The U.S. Supreme Court on Thursday granted review in a case that raises a procedural question with significant practical implications for the types of constitutional lawsuits often brought against public schools and colleges.
The court agreed to decide whether a government agency’s change to an allegedly unconstitutional policy is enough to make a lawsuit challenging that policy moot when the plaintiff seeks only nominal damages, as opposed to a larger claim for compensation.
The grant in Uzuegbunam v. Preczewski (Case No. 19-968) came on the last day of the court’s term and the case will be argued sometime in the term that starts next October.
The case stems from a challenge to a public college’s policy limiting free expression to designated “free speech zones.” Student Chike Uzuegbunam sought to share his Christian faith at Georgia Gwinnett College when officials told him he had to get a permit and reserve time for the college’s speech zone, which was one small patio and sidewalk.
When Uzuegbunam did reserve the area, a student complained about his speech and campus police cited him for disorderly conduct, court papers say. He and a second student who alleged his speech was chilled by the college’s policy sued under the First Amendment. The suit sought an end to the policy and nominal damages.
While the case was pending, the college dropped its speech code and amended it speech zone policy. It asked a trial court to throw out the students’ suit as moot, which the court did. The court also turned down the student’s request to amend their lawsuit to seek so-called compensatory damages, those that repay specified losses.
The U.S. Court of Appeals for the 11th Circuit, in Atlanta, upheld the finding that the students’ case was moot because their claim for nominal damages would not “have a practical effect on the parties’ rights or obligations.”
The students appealed to the Supreme Court, backed by the Alliance Defending Freedom, a Scottsdale, Ariz.-based legal organization that frequently sues school districts. over student speech and other issues.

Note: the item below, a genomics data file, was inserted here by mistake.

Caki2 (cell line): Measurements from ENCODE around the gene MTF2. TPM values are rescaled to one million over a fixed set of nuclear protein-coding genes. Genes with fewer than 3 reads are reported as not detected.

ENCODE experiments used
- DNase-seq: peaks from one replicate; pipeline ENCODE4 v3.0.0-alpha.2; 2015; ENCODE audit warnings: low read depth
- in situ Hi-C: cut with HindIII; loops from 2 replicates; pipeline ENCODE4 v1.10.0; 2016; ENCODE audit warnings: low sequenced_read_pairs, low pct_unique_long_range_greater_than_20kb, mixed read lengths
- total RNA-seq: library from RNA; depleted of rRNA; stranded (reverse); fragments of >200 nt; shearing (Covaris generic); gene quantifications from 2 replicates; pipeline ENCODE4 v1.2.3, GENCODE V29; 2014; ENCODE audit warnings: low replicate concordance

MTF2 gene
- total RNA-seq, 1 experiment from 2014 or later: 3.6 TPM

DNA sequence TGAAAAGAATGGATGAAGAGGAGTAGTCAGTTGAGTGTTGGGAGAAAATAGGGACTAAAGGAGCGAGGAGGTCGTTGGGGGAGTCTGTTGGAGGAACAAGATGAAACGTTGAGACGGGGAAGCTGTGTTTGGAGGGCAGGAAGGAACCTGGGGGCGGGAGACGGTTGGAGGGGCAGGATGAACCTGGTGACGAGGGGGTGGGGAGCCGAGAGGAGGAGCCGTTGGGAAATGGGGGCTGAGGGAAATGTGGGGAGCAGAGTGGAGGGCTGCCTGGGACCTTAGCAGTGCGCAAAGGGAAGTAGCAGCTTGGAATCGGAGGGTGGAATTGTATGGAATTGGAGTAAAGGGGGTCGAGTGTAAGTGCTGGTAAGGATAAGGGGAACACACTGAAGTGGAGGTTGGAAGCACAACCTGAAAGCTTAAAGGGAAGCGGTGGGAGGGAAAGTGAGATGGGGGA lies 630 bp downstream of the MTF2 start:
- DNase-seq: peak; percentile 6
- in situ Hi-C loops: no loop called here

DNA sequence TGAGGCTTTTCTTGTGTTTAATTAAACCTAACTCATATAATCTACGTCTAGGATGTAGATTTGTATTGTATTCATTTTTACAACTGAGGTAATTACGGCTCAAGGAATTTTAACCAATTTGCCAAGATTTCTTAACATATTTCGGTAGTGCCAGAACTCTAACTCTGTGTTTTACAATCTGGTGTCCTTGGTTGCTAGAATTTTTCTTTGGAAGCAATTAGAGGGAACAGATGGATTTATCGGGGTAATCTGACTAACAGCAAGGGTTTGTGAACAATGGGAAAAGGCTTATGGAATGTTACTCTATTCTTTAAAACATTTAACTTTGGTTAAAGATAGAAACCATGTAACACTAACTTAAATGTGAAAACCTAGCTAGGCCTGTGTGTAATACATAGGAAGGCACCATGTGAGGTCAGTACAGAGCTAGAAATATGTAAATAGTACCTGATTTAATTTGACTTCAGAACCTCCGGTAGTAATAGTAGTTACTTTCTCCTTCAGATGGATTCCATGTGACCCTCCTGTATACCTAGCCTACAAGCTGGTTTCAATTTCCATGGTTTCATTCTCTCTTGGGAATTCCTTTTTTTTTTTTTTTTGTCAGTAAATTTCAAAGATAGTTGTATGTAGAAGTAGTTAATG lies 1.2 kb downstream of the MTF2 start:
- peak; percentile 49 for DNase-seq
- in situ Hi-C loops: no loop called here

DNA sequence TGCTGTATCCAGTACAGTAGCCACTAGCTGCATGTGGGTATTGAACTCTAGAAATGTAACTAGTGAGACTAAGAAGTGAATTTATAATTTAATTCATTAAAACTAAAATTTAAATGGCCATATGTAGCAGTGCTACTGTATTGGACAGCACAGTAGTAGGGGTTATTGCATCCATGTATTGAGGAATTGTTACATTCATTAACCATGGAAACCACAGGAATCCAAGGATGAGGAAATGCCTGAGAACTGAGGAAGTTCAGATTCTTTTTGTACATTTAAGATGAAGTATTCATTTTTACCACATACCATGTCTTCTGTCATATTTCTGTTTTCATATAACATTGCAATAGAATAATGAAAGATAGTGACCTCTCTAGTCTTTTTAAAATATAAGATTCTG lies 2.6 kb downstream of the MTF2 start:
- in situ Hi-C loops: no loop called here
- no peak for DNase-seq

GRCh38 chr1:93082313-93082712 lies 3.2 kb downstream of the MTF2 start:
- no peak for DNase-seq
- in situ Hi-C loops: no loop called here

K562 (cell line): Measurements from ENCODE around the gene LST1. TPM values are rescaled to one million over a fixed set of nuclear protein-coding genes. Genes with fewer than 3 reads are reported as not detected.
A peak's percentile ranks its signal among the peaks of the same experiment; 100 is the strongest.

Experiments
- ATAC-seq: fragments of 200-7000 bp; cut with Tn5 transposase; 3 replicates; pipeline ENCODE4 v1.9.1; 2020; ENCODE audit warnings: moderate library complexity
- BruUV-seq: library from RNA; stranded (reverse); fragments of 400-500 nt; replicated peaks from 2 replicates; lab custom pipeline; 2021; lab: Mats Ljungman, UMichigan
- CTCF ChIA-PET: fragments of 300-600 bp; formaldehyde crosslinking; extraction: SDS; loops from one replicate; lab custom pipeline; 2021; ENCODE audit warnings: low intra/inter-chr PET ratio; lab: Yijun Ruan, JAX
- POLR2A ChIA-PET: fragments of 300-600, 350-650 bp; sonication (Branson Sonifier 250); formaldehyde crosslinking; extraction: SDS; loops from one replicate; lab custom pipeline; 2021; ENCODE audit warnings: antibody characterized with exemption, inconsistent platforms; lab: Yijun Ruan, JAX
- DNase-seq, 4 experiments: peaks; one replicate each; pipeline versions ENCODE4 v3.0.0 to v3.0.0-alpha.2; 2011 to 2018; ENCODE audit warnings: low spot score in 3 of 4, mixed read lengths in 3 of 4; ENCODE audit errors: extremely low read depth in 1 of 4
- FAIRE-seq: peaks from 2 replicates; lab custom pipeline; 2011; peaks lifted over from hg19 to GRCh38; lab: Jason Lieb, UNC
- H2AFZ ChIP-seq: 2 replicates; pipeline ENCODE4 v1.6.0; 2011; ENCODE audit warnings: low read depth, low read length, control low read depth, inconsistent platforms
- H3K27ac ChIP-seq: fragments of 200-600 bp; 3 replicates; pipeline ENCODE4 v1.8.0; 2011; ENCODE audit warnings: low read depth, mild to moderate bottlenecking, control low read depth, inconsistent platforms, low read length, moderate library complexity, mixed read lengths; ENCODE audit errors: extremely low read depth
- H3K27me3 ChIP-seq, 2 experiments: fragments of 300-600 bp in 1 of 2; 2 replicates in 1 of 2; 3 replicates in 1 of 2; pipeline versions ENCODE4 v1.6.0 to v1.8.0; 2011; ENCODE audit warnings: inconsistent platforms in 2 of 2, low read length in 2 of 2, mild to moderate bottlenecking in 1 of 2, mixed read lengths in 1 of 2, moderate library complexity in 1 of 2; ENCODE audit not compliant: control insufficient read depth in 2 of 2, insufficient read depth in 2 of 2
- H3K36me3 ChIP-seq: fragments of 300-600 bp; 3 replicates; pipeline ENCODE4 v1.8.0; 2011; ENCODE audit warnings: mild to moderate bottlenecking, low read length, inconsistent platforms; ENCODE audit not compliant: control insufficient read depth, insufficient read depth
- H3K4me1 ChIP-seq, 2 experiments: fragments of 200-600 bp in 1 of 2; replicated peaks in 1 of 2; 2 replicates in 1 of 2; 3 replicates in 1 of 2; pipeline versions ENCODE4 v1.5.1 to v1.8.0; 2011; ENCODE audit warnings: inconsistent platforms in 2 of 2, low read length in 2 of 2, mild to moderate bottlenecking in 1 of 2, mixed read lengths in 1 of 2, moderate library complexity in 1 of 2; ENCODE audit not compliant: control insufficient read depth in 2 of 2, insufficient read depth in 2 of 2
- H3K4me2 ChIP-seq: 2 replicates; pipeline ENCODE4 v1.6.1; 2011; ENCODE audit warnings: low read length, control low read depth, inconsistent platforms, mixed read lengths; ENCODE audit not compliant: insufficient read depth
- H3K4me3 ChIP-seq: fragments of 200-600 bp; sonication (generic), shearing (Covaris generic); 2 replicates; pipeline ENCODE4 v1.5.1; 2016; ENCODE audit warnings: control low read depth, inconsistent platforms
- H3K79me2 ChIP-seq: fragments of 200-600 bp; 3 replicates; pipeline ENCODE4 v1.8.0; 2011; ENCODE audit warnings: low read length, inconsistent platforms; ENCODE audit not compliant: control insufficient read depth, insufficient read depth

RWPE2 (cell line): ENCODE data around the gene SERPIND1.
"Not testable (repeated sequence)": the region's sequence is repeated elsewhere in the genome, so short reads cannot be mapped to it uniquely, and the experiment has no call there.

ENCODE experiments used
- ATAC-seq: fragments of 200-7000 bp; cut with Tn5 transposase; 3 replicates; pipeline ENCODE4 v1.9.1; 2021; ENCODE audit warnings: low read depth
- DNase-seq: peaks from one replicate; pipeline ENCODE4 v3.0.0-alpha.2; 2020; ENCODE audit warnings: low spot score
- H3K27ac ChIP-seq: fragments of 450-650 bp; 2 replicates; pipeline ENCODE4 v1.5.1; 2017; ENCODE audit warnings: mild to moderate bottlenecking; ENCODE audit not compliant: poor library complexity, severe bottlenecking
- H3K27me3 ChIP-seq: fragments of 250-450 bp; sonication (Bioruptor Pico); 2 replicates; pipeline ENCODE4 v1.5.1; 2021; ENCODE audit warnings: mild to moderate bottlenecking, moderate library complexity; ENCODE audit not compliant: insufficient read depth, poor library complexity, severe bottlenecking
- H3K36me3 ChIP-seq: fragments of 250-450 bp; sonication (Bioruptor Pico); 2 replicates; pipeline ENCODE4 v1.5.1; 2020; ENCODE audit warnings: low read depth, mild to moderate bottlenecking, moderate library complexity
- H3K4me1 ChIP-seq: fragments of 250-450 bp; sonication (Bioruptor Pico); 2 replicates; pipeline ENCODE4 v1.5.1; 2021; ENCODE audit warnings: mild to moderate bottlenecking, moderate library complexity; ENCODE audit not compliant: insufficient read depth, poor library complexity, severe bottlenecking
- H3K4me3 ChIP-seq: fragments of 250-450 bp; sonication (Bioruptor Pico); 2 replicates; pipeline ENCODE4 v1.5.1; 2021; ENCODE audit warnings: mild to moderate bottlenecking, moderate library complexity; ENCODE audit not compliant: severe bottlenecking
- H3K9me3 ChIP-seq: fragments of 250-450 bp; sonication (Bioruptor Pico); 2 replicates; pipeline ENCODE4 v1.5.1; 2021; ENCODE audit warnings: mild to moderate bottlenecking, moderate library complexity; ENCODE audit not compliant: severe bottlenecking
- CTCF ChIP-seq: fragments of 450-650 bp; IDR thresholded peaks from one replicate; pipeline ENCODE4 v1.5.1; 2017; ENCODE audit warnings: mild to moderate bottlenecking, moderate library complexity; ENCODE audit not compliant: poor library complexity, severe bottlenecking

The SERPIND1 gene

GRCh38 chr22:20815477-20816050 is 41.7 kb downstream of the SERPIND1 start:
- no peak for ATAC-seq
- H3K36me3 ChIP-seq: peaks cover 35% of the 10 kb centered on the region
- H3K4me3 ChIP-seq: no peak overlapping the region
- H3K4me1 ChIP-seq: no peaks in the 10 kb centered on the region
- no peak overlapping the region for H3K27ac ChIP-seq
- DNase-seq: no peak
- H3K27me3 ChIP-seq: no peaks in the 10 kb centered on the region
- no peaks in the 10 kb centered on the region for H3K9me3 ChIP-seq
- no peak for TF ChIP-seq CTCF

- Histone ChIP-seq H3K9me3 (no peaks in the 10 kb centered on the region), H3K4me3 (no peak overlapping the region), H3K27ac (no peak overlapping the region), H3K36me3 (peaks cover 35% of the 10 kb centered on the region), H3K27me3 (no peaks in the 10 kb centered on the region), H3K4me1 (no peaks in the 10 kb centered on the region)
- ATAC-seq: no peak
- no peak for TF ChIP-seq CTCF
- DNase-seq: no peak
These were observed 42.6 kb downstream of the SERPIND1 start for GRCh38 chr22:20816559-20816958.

They argue that nominal damages are an important basis for pursuing civil rights claims, and that government agencies often change policies that have been challenged even after some plaintiffs have suffered constitutional violations.
The issue especially comes up in education, where students cycle out of school after a few years and any claims for “equitable relief,” such as an order to end an illegal policy, evaporate with graduation.
“Without nominal damages, universities and schools can violate students’ rights with impunity, without clarifying the law, and with the cover of qualified immunity,” lawyers for the Georgia students told the high court.
Several federal appeals courts have taken different approaches to the issue, but the 11th Circuit court’s rule that a case for nominal damages is moot if the challenged policy has changed is the outlier, the students’ brief says.
The appeal cites nine or 10 cases involving lawsuits against K-12 school districts, many involving alleged infringements on student speech, in which nominal damages were the only remaining claim. In some cases, circuit precedent dictated that the lawsuit be allowed to continue, while in others, case law was more ambiguous and the suits were dismissed as moot.
For example, the U.S. Court of Appeals for the 10th Circuit, in Denver, allowed a student’s lawsuit to go forward based on nominal damages that challenged sanctions for her high school valedictory address that discussed Jesus Christ in defiance of a draft she had submitted to school officials. (That appeals court nonetheless upheld the school’s decision to withhold her diploma.)
The lawyers for the Georgia college students told the high court that “in eight circuits, [the students’] nominal-damages claims would have kept this case alive. Only the 11th Circuit maintains a position that allows government officials to evade accountability for their misconduct and closes federal courts to many citizens who seek to vindicate their priceless constitutional rights.”
The Georgia attorney general’s office filed a brief on behalf of the officials sued by the students. The brief argued that the college had changed its speech policies and the students’ otherwise moot lawsuit could not be saved by their claims for nominal damages.
“The issue that divides the circuits is narrow and not likely to recur with any frequency,” the state argued.
The justices were evidently not convinced, and they will take up the students’ case next term.
A version of this news article first appeared in The School Law Blog.